Smart reading of a melodrama
t has been a long wait since A Single Man (2009) for the second feature from fashion designer turned director Tom Ford, but Nocturnal Animals, which won the Silver Lion in Venice this year, is well worth it. This haunting amalgamation of film noir and pulp fiction is an intricately structured and completely riveting affair that unfolds on two levels and in two styles: as a domestic melodrama and as a revenge thriller.
The film opens with an extraordinary sequence in which a group of overweight women, almost nude except for some marching band fripperies, gazes at the camera while Abel Korzeniowski’s stirring music pounds the soundtrack; these women, it transpires, are the latest installation in a trendy Los Angeles art gallery owned by Susan Morrow (Amy Adams), one of those women who has everything and nothing. She lives in an ugly steel-and-glass house overlooking the city and is painfully aware that her financier husband Walker (Armie Hammer) is not only unfaithful but in financial difficulties. It’s at this tipping point in Susan’s life that she receives, out of the blue, the manuscript of a novel, Nocturnal Animals, written by her first husband, Edward (Jake Gyllenhaal), whom she hasn’t seen for 19 years.
As she starts to read, the book’s narrative becomes part of the film. Tony (also Gyllenhaal) is driving at night through west Texas with his wife Laura (Isla Fisher) and their spoiled teenage daughter India (Ellie Bamber) when they’re forced off the road by a carload of hoons led by Ray (Aaron Taylor-Johnson). In the aftermath of this chilling encounter, Tony finds himself allied with an unconventional Texan detective, Bobby Andes, brilliantly played by Michael Shannon.
As Susan delves deeper into the traumatic events depicted in Edward’s book she also remembers the time they spent together two decades earlier — both Adams and Gyllenhaal manage to look convincingly younger in these scenes — and why their relationship broke down; Susan’s appalling mother (a delirious cameo from Laura Linney) seems to have been a major factor in the separation.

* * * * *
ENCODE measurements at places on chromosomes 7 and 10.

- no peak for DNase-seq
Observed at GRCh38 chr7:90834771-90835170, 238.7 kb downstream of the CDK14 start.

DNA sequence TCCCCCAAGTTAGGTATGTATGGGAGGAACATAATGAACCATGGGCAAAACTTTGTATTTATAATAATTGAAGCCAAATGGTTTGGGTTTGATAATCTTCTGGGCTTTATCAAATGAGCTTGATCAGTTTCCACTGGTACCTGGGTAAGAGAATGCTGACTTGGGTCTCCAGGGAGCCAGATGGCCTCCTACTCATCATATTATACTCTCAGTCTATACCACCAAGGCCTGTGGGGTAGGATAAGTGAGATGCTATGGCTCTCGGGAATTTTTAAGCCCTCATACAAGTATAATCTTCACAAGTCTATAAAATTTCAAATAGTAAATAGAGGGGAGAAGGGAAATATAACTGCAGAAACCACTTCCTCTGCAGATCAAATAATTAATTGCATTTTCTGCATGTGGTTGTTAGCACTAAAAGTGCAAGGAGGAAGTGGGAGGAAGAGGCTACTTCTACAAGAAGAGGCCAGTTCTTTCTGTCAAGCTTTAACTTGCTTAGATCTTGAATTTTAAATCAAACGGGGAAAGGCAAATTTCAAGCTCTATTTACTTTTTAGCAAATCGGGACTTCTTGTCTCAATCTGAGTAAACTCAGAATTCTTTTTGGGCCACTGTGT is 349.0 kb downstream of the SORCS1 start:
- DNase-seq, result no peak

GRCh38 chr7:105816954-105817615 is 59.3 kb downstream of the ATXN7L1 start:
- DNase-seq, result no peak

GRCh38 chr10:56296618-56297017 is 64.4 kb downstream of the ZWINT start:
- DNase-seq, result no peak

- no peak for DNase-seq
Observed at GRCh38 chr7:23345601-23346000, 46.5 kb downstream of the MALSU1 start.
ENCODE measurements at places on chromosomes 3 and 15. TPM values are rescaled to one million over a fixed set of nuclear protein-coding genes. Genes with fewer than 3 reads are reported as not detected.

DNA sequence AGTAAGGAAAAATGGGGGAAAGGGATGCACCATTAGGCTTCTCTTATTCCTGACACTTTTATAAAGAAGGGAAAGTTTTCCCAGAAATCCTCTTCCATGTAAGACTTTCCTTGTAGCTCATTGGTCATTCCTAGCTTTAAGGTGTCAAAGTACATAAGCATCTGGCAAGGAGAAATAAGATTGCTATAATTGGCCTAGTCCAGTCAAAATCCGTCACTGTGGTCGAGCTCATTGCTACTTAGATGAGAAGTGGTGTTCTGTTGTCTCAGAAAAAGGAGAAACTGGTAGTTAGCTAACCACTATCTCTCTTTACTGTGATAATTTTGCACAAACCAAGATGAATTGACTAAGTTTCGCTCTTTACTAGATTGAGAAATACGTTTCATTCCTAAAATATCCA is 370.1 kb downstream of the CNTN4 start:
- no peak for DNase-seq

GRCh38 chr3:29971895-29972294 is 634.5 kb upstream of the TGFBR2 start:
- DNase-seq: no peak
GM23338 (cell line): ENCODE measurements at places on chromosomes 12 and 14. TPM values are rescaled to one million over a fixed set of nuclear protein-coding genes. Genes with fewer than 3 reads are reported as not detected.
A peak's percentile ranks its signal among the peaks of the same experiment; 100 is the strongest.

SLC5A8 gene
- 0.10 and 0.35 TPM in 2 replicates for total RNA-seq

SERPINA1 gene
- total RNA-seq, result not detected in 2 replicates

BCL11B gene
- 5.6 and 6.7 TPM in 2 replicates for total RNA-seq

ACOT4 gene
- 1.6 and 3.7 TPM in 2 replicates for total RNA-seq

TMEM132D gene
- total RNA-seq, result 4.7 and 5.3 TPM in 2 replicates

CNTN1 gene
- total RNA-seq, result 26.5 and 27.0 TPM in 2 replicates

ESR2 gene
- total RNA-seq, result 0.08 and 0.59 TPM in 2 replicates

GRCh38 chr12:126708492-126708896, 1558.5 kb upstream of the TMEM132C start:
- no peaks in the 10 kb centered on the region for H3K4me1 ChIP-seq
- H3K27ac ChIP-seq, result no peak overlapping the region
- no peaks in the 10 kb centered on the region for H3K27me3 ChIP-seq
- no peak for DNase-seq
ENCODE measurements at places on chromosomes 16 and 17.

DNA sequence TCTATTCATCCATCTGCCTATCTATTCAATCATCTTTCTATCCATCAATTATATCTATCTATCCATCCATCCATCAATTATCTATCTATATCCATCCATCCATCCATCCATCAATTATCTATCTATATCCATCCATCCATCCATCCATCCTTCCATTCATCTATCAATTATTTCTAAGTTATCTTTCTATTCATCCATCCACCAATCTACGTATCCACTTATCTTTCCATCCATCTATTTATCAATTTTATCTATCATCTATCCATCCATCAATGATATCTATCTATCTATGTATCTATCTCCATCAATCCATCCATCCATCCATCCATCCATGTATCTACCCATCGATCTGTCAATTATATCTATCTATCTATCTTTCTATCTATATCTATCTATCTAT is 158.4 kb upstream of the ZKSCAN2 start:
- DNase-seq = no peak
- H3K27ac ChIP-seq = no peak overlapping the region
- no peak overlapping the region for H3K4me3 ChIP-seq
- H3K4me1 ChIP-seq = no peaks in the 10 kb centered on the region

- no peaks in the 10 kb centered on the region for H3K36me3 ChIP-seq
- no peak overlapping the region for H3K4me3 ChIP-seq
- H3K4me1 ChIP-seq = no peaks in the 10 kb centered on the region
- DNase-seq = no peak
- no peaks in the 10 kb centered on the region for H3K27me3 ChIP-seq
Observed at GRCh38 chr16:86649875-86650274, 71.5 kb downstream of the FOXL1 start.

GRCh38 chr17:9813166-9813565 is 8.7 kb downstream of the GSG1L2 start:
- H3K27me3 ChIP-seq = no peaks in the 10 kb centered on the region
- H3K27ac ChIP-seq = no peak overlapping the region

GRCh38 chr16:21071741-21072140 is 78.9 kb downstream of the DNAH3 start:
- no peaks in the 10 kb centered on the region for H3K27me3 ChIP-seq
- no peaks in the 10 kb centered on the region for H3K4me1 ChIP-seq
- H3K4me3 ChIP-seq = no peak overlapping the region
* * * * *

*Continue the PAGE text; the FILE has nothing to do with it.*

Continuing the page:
Since his first feature, Ford has refined his technique to the extent that his new film, which is based on a novel, Tony and Susan, by Austin Wright, is a bewitching blend of classical and modernist cinema. At times nail-bitingly suspenseful, at other times deliciously bitchy (there are cherishable cameos from Michael Sheen, Andrea Riseborough and Jena Malone among others), the film is head and shoulders above the typical tired Hollywood production that comes down the assembly line these days. Much the same could be said for Arrival, an- Amy Adams plays a disaffected art galleryery owner inn Nocturnal Animals,Animals above; Adams with JeremJeremy Renner inn right other unusually intelligent and smart production — it’s obvious we’re nearing the Oscar season again when films such as these are being released just in time to score nominations, which they well may. This is a film about aliens who arrive on Earth and before you can say Independence Day it’s obvious that Canadian director Denis Villeneuve and screenwriter Eric Heisserer have something more thoughtful in mind than a mere popcorn movie.
Like its cinematic forebears The Day the Earth Stood Still (the 1951 version) and Steven Spielberg’s Close Encounters of the Third Kind, Arrival is a film that invites audiences to think about what might happen if visitors from outer space did, indeed, reach Earth. How would we communicate and could the Earth’s nations cooperate in their approach to the visitors?